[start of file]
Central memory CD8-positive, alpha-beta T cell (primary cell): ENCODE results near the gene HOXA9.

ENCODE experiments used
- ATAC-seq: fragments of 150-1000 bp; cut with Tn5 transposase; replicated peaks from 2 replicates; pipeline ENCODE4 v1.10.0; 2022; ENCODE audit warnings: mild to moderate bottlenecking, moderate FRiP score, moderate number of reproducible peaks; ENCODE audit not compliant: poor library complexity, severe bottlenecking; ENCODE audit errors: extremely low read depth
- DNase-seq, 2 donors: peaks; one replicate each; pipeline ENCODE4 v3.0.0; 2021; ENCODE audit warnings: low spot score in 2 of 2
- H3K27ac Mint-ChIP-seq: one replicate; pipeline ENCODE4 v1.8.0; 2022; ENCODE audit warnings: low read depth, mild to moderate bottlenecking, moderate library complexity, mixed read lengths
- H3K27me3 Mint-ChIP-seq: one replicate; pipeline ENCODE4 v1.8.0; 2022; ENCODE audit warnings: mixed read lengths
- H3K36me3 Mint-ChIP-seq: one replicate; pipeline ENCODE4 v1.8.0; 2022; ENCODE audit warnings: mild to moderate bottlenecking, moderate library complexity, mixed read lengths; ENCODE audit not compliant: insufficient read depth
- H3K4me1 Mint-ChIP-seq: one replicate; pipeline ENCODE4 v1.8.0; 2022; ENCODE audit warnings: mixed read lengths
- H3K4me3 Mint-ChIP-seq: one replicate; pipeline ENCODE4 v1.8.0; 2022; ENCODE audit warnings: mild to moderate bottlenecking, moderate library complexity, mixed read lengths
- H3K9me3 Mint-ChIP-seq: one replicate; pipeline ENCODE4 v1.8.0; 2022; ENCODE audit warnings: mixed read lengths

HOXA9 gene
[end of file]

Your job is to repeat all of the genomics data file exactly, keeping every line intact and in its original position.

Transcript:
Central memory CD8-positive, alpha-beta T cell (primary cell): ENCODE results near the gene HOXA9.

ENCODE experiments used
- ATAC-seq: fragments of 150-1000 bp; cut with Tn5 transposase; replicated peaks from 2 replicates; pipeline ENCODE4 v1.10.0; 2022; ENCODE audit warnings: mild to moderate bottlenecking, moderate FRiP score, moderate number of reproducible peaks; ENCODE audit not compliant: poor library complexity, severe bottlenecking; ENCODE audit errors: extremely low read depth
- DNase-seq, 2 donors: peaks; one replicate each; pipeline ENCODE4 v3.0.0; 2021; ENCODE audit warnings: low spot score in 2 of 2
- H3K27ac Mint-ChIP-seq: one replicate; pipeline ENCODE4 v1.8.0; 2022; ENCODE audit warnings: low read depth, mild to moderate bottlenecking, moderate library complexity, mixed read lengths
- H3K27me3 Mint-ChIP-seq: one replicate; pipeline ENCODE4 v1.8.0; 2022; ENCODE audit warnings: mixed read lengths
- H3K36me3 Mint-ChIP-seq: one replicate; pipeline ENCODE4 v1.8.0; 2022; ENCODE audit warnings: mild to moderate bottlenecking, moderate library complexity, mixed read lengths; ENCODE audit not compliant: insufficient read depth
- H3K4me1 Mint-ChIP-seq: one replicate; pipeline ENCODE4 v1.8.0; 2022; ENCODE audit warnings: mixed read lengths
- H3K4me3 Mint-ChIP-seq: one replicate; pipeline ENCODE4 v1.8.0; 2022; ENCODE audit warnings: mild to moderate bottlenecking, moderate library complexity, mixed read lengths
- H3K9me3 Mint-ChIP-seq: one replicate; pipeline ENCODE4 v1.8.0; 2022; ENCODE audit warnings: mixed read lengths

HOXA9 gene